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Articles by Z. Liu
Total Records ( 8 ) for Z. Liu
  L Fan , F Zhang , G Wang and Z. Liu

Motivation: EMAN is one of the most popular software packages for single particle reconstruction. But the particle clusters produced during its model refining stage are of low qualities. We attempt to refine the particle clusters by more accurately determining orientations of particles, and thereby achieving higher resolutions of consequent 3D structures.

Results: A particle reclustering framework (PRF) is introduced, which consists of three components. Each of them is responsible for one of the basic tasks of PRF: normalization, threshold determination and reclustering. Our implementation is also described and proved to meet the constraints proposed by PRF. Experiments revealed that our implementation improved resolutions of consequent structures for most cases, but only a little extra execution time was incurred. Therefore, it is practical to incorporate PRF in EMAN to improve qualities of generated 3D structures.

Availability and Implementation: Implementation of our algorithm is available upon request from the authors.

Contact: [email protected]; [email protected]

  Z. Liu , B. Wang and Q. Tang
  In WSNs (Wireless Sensor Networks), an optimized way of prolonging the networks lifetime and flooding packets is to find the minimum CDS (Connected Dominating Set). In this study, a new method called ATISA (Approximation Two Independent Sets based Algorithm) for constructing CDS is proposed. The ATISA has three stages. The first stage is constructing a connected set CS (connected set) and the second stage is constructing a connected dominating set CDS and the third stage is pruning the redundant dominators of CDS. The performance ratio of ATISA is approximately (9.67+19nk) when the number of nodes is bigger enough and the message complexity is O(n). Compared with some famous CDS construction algorithms, ATISA constructs the CDS with the smallest size.
  Z. Liu , G. Wu , M.M. Bryant and D.A. Roland Sr.
  A 3 x 4 factorial experiment with three protein levels (17.52, 16.24 and 15.22%) and four added synthetic lysine levels (0.0000, 0.0295, 0.0590 and 0.0884%) was conducted to determine the influence of adding synthetic lysine in er diets while maintaining a 0.75 Met+Cys/Lys ratio. In this experiment, a total of 1,440 Hy-Line W-36 hens (first phase of second cycle) were randomly divided into 480 cages with 3 birds per cage. Five adjoining cages consisted of a group and then the ninety-six groups were randomly assigned to 12 dietary treatments. The results showed there were no interactions (P > 0.05) between protein level and added synthetic lysine on feed intake, egg production, egg mass, egg weight or feed conversion. Protein effects were observed for feed intake (P < 0.01), egg production (P < 0.01), egg mass (P < 0.01), egg weight (P < 0.05) and feed conversion (P < 0.05). There was no difference (P > 0.05) obtained among the four supplemental synthetic lysine levels, indicating the influences of adding synthetic lysine on performances was not significant (P > 0.05) for hens fed diets containing a low protein level up to 15.22% and with feed intake at approximate 100 g/hen/day.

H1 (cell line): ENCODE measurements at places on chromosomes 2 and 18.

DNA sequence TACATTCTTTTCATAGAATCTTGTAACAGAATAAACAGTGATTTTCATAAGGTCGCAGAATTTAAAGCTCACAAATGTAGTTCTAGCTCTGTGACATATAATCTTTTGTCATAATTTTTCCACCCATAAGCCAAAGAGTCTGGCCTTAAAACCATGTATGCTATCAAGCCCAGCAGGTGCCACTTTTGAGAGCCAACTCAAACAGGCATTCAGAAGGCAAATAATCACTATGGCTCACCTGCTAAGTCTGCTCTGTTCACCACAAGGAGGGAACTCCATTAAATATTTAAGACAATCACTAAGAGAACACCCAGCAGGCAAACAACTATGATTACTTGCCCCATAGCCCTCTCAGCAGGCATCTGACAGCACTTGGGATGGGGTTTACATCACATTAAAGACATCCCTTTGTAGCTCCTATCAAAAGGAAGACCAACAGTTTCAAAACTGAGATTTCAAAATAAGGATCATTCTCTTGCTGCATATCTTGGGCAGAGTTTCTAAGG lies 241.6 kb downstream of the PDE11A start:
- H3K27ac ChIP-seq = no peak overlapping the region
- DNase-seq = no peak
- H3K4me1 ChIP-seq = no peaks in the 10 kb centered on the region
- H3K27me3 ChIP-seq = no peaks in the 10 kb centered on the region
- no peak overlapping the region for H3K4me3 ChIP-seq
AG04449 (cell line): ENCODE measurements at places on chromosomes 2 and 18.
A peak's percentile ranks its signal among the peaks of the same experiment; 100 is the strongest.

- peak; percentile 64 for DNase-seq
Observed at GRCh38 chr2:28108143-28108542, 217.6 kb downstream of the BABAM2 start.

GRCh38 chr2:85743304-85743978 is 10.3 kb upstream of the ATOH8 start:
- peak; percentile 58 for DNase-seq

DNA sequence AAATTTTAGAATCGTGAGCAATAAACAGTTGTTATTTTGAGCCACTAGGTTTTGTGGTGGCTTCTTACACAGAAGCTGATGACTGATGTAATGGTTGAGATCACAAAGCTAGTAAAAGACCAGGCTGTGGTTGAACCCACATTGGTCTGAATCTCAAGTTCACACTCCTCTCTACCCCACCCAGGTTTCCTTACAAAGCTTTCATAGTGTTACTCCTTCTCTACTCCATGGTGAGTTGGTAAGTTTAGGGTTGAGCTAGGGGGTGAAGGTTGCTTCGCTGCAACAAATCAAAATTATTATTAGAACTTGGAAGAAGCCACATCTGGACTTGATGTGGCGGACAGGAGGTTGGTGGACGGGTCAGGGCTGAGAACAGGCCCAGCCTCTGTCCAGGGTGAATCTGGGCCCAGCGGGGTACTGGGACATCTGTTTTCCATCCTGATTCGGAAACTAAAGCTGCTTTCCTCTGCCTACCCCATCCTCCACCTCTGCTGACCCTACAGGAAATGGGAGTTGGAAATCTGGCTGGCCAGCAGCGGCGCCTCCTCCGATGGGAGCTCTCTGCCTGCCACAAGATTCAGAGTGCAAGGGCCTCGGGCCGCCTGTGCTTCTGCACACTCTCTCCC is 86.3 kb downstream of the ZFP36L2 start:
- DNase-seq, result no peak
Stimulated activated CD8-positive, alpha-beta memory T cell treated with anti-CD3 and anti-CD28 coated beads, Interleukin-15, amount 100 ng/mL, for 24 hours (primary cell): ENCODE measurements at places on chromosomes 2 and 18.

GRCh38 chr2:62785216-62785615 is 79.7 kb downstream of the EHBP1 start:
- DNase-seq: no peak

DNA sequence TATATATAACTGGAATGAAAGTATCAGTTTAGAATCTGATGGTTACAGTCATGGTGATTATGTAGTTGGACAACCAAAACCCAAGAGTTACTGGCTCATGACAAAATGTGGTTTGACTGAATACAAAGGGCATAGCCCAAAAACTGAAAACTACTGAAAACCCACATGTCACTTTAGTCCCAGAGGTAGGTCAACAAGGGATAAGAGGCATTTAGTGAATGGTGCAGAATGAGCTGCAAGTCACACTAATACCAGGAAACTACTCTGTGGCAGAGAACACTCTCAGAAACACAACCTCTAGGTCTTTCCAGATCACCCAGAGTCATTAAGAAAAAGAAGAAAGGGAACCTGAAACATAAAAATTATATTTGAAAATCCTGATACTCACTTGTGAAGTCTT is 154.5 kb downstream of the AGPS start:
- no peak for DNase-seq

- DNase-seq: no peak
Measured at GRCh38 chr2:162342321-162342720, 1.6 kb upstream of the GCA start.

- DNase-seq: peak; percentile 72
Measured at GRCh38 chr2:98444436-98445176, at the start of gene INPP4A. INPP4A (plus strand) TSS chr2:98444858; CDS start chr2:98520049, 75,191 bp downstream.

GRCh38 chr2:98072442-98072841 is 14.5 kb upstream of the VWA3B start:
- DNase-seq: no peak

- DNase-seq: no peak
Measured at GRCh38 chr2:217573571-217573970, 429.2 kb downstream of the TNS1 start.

Z. Liu , A. Bateman , S.S. Sohail , B. Zinner and D.A. Roland Sr.
  Two studies were conducted to compare bioavailability of DL-methionine hydroxy analogue-free acid (MHA-FA) relative to DL-methionine (DLM) in layers. The bioavailability was compared for egg production, egg mass, egg weight and feed conversion. In trial 1 five supplemental levels of methionine (0.02, 0.04, 0.06, 0.08 and 0.10%) from DLM or MHA-FA source were added respectively to a basal diet containing 14.97% protein, 0.27% methionine, and 0.24% cystine. Hy-Line W-36 hens (1,760) 37 weeks old were used. Egg production was not improved beyond the first 0.02% added methionine level. Thus, an accurate bioavailability value of MHA-FA relative to DLM could not be obtained, indicating that this test was not statistically sensitive enough to estimate the bioavailability of MHA-FA relative to DLM. In trial 2, 1,920 Hy-Line W-36 hens 53 weeks old were used in a 3 x 2 x 2 factorial experiment with three protein levels, two supplemental methionine levels, and two methionine sources. DLM and MHA-FA were compared at different protein and supplemental methionine levels on an equimolar basis. There were no differences (P > 0.05) between the 0.02% and 0.04% supplemental methionine level or between DLM and MHA-FA in egg production, egg mass, or feed conversion. Because no difference in egg production, egg mass and feed conversion between 0.02% and 0.04% methionine could be detected and that difference should be greater than the difference between DLM and MHA-FA, no potential differences between DLM and MHA-FA could be detected. There was a difference (P < 0.05) in egg weight between the two supplemental methionine levels. Although the average egg weight of hens fed DLM was not higher (P > 0.05) than that of hens fed MHA-FA, the difference was calculated to indicate that the bioavailability of MHA-FA might be 88.9% on a molar basis or 78.2% on a weight basis.